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OncoSec Medical has started the Phase II KEYNOTE-890 clinical trial of Tavo for the treatment of late-stage triple negative breast cancer (TNBC).

Tavo (intratumoral plasma encoded IL-12, or tavokinogene telseplasmid, plus electroporation) will be trialled in combination with Merck’s Keytruda (pembrolizumab).

The multicentre, open-label trial is expected to enrol patients with histologically confirmed diagnosis of inoperable locally advanced or metastatic TNBC, and at least one prior line of approved systemic chemotherapy or immunotherapy.

It represents the second Phase II OncoSec trial involving a combination of Tavo and Keytruda.

OncoSec’s first Phase II trial of Tavo and Keytruda, PISCES/KEYNOTE-695, is a global and multicentre study that examined the drug combination for metastatic melanoma.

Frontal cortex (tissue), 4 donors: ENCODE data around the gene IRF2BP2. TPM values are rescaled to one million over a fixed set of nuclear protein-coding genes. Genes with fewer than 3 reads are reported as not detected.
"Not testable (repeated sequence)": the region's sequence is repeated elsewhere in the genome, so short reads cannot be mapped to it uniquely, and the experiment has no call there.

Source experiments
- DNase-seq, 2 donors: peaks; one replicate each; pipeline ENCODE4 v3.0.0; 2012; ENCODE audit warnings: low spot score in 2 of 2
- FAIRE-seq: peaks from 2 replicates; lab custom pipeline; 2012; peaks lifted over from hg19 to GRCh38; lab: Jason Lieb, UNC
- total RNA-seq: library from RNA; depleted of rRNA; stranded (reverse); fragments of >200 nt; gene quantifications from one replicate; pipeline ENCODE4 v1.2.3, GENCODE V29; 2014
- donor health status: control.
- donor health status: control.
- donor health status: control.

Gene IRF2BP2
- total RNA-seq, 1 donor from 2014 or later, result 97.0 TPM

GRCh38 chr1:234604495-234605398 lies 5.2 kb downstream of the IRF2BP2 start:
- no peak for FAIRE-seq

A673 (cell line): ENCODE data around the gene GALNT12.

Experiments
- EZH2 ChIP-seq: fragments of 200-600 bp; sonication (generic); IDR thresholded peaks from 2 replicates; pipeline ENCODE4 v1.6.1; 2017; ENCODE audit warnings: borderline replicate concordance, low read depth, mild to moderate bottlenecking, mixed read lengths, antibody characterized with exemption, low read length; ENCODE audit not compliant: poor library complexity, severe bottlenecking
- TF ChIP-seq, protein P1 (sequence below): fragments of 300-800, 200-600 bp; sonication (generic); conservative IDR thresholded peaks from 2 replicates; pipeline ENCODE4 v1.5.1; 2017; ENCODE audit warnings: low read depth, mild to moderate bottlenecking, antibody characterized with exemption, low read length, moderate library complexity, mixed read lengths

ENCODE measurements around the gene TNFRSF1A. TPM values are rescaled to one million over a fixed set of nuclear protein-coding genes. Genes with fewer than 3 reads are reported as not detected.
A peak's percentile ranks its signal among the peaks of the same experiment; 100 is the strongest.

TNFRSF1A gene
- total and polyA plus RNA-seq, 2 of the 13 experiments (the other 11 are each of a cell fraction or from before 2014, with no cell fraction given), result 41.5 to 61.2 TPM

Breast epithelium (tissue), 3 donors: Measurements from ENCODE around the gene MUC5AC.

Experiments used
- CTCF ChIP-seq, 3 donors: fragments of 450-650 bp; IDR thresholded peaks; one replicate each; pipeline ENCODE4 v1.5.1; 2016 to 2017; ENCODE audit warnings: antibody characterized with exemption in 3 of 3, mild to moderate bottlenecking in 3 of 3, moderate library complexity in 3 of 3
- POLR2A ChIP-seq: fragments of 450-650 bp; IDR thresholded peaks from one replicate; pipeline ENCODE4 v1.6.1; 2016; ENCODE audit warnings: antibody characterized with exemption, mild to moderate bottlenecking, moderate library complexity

Currently, overall survival for metastatic TNBC is one to two years from diagnosis, with therapies resulting in short-lived responses and/or significant toxicity.

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“We believe that Tavo, in combination with Keytruda, has the potential to be effective in treating this disease.”

OncoSec Medical president and CEO Daniel O’Connor said: “Our goal is to enrol this study as quickly as possible and provide preliminary topline data in 2019.

“New approaches are desperately needed, and based on prior and ongoing clinical research, we believe that Tavo in combination with Keytruda has the potential to be effective in treating this disease.

“Given the severe unmet medical need, it is possible that Tavo for the treatment of TNBC could be granted Fast Track designation, Breakthrough Therapy designation, and be a candidate for accelerated approval.”

TNBC is a poor-prognosis breast cancer subtype, with limited treatment options for the patients.

OncoSec has been developing Tavo as a potential treatment for a number of cancer indications, either as a monotherapy or in combination with checkpoint inhibitors such as Keytruda.

Recently revealed results from clinical studies of Tavo have shown the drug as a local immune response and, subsequently, a systemic effect as either a monotherapy or combination treatment.